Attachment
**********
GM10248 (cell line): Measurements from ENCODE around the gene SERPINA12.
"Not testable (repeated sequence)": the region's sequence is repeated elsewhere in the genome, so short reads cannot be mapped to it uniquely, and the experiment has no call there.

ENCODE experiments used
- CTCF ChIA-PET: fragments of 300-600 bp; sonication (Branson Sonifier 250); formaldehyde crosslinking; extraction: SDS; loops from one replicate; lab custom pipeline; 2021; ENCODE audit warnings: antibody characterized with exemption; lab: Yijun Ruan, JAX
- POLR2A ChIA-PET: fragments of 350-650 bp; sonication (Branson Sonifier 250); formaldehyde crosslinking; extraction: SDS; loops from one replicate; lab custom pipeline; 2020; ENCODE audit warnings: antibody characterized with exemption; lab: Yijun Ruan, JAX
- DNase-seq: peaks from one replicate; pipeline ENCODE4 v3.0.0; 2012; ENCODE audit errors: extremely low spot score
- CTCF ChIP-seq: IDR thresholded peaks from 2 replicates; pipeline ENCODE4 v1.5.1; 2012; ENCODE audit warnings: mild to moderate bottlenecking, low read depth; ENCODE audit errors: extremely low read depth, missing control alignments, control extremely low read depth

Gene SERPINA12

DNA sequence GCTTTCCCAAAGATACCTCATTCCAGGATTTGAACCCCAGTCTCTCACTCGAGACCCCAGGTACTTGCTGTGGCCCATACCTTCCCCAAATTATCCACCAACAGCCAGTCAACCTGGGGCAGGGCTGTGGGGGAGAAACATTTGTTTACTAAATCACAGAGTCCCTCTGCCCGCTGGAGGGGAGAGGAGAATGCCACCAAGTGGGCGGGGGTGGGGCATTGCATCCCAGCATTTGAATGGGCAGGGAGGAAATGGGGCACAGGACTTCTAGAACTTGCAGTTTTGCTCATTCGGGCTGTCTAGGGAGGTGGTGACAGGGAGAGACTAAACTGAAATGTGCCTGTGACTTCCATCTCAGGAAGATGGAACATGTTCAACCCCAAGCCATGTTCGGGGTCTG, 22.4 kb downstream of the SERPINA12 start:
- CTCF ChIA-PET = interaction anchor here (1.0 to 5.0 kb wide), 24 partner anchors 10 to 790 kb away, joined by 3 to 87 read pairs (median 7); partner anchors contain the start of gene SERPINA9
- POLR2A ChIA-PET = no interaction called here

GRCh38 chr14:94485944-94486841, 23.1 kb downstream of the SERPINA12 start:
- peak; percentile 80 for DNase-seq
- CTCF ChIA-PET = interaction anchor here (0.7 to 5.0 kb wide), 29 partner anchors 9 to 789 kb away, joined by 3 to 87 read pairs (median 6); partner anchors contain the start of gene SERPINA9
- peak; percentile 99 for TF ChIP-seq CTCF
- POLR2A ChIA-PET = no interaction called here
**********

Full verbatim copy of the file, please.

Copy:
GM10248 (cell line): Measurements from ENCODE around the gene SERPINA12.
"Not testable (repeated sequence)": the region's sequence is repeated elsewhere in the genome, so short reads cannot be mapped to it uniquely, and the experiment has no call there.

ENCODE experiments used
- CTCF ChIA-PET: fragments of 300-600 bp; sonication (Branson Sonifier 250); formaldehyde crosslinking; extraction: SDS; loops from one replicate; lab custom pipeline; 2021; ENCODE audit warnings: antibody characterized with exemption; lab: Yijun Ruan, JAX
- POLR2A ChIA-PET: fragments of 350-650 bp; sonication (Branson Sonifier 250); formaldehyde crosslinking; extraction: SDS; loops from one replicate; lab custom pipeline; 2020; ENCODE audit warnings: antibody characterized with exemption; lab: Yijun Ruan, JAX
- DNase-seq: peaks from one replicate; pipeline ENCODE4 v3.0.0; 2012; ENCODE audit errors: extremely low spot score
- CTCF ChIP-seq: IDR thresholded peaks from 2 replicates; pipeline ENCODE4 v1.5.1; 2012; ENCODE audit warnings: mild to moderate bottlenecking, low read depth; ENCODE audit errors: extremely low read depth, missing control alignments, control extremely low read depth

Gene SERPINA12

DNA sequence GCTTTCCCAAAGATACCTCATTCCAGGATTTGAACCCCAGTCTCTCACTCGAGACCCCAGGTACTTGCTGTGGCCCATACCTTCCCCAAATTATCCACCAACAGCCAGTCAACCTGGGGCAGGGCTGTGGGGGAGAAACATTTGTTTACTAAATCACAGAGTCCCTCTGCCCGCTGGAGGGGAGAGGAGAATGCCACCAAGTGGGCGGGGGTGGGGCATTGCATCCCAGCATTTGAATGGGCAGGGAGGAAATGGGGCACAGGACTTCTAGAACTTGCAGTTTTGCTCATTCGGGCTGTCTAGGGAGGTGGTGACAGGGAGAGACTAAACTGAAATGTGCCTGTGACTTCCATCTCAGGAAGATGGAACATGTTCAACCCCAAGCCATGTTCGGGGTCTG, 22.4 kb downstream of the SERPINA12 start:
- CTCF ChIA-PET = interaction anchor here (1.0 to 5.0 kb wide), 24 partner anchors 10 to 790 kb away, joined by 3 to 87 read pairs (median 7); partner anchors contain the start of gene SERPINA9
- POLR2A ChIA-PET = no interaction called here

GRCh38 chr14:94485944-94486841, 23.1 kb downstream of the SERPINA12 start:
- peak; percentile 80 for DNase-seq
- CTCF ChIA-PET = interaction anchor here (0.7 to 5.0 kb wide), 29 partner anchors 9 to 789 kb away, joined by 3 to 87 read pairs (median 6); partner anchors contain the start of gene SERPINA9
- peak; percentile 99 for TF ChIP-seq CTCF
- POLR2A ChIA-PET = no interaction called here